The Taiyo Max Jet Hopper is a prototype, advertised, but ultimately unreleased 1:14 scale radio control car which would have been aimed at Japanese and European markets in 1988.
Each year, Taiyo RC would release product catalogues with details and photographs of the next seasons toys. These would be taken to toy fairs, and sent to trusted Taiyo distributors in America (Tyco), Europe (Dickie), Australia (Metro) and other countries so they could consider what products they might order for next season.
Within the pages of this catalog was a name that immediately stood out to Taiyo collectors, because it simply did not exist.
As far as we know, this model was never produced, however its presence in the catalog suggests Taiyo was ready but simply never got enough orders, or faced other limitations that prevented it from proceeding to full-scale production.
Occasionally we learn of ‘new’ models that were only produced in one country (such as the Mini Traxx Pickup) or which are simply so rare that few people know of them, but in the case of the Max Jet Hopper, there’s no physical evidence of it ever being in production.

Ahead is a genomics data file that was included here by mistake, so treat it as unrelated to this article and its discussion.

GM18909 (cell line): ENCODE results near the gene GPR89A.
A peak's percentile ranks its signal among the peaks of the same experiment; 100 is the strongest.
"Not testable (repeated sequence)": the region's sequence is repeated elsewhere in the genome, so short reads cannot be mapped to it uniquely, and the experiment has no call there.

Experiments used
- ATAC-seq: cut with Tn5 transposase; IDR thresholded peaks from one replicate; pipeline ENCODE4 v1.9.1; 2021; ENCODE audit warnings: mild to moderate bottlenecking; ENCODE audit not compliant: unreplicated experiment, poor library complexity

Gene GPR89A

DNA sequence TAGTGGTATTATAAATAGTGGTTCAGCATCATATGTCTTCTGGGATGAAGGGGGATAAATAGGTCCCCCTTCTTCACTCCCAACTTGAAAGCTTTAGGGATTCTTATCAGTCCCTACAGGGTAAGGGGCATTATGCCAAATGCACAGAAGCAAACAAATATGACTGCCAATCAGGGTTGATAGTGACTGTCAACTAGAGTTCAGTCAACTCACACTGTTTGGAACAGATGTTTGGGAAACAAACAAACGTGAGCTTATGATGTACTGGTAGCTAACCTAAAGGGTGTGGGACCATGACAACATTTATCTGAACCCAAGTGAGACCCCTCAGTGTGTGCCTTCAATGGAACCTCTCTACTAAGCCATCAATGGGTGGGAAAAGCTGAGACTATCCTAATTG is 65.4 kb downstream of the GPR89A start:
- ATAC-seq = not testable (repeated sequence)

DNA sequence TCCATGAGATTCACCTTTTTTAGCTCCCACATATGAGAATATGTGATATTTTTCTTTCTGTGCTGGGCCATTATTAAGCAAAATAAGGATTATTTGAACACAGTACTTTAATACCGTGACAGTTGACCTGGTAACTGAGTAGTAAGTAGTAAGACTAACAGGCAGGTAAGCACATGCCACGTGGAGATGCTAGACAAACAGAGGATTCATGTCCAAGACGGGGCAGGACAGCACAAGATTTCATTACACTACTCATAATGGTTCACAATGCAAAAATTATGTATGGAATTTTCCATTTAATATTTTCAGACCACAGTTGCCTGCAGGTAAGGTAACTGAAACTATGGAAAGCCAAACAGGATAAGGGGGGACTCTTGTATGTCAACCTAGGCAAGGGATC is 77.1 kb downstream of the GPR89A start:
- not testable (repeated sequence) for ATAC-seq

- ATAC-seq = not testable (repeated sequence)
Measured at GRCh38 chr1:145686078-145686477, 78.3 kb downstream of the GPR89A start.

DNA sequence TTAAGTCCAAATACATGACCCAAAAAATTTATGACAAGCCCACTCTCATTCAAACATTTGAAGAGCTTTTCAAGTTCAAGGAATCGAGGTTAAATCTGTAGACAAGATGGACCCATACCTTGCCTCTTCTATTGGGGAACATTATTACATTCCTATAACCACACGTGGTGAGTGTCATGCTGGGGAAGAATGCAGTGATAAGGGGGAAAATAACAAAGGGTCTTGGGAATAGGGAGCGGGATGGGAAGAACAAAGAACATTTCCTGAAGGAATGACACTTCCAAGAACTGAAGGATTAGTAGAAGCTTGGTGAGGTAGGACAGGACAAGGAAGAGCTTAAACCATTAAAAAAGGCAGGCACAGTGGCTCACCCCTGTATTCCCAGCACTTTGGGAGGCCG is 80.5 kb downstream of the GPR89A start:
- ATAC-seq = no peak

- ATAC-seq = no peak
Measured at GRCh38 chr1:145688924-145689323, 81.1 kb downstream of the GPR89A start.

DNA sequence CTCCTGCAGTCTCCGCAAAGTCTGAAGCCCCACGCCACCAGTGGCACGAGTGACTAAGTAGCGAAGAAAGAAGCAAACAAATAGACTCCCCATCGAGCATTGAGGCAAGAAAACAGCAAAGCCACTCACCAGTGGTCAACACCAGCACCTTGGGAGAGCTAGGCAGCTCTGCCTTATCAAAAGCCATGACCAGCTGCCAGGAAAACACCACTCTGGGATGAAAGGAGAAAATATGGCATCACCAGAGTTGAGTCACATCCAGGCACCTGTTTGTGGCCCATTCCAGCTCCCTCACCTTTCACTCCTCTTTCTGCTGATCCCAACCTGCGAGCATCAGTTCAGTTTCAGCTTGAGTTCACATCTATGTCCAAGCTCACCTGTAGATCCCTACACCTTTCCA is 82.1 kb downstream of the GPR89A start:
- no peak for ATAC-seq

Features and Performance
From the photo, the Max Jet Hopper appears to be a 1988 Taiyo Max Hopper with a very realistic looking Jet Hopper ‘skin’ applied.
It’s possible there were other hardware-related tweaks, but without a functional model we can only imagine. Those familar with the Max Hopper know that it’s one of the most feature-packed and capable Taiyo RC models ever produced, which would make the ‘Max Jet Hopper’ the ultimate Hopper ever created.
- 9.6V ‘Turbo’ 8xAA powered (12V with alkalines)
- Twin Turbo 2 x Mabuchi 280 motors
- Dual Front AND Rear Differential!
- Metal Steering Hubs
- Improved Controller with Chrome Handle and Turbo LED
- Detailed driver
One particularly Nostalgic RC fan has done the community a solid by recreating what the Max Jet would have looked like had it been produced.
Most of the images in our Gallery are of this modified Max Hopper, with custom paint job and stickers to make it look as close to ‘the real thing’ as possible, with some artistic license taken through the use of modern alloy shock absorbers.
He’s even gone as far as reproducing the unusual rear naming and font on the Max Jet from the catalog which read ‘Max Jet Hopper EX-12’. Experimental 12?
If you would like the decals required to make your own Max Jet Hopper, or replacements for another Taiyo / Tyco model, contact Nostalgia RC on FaceBook.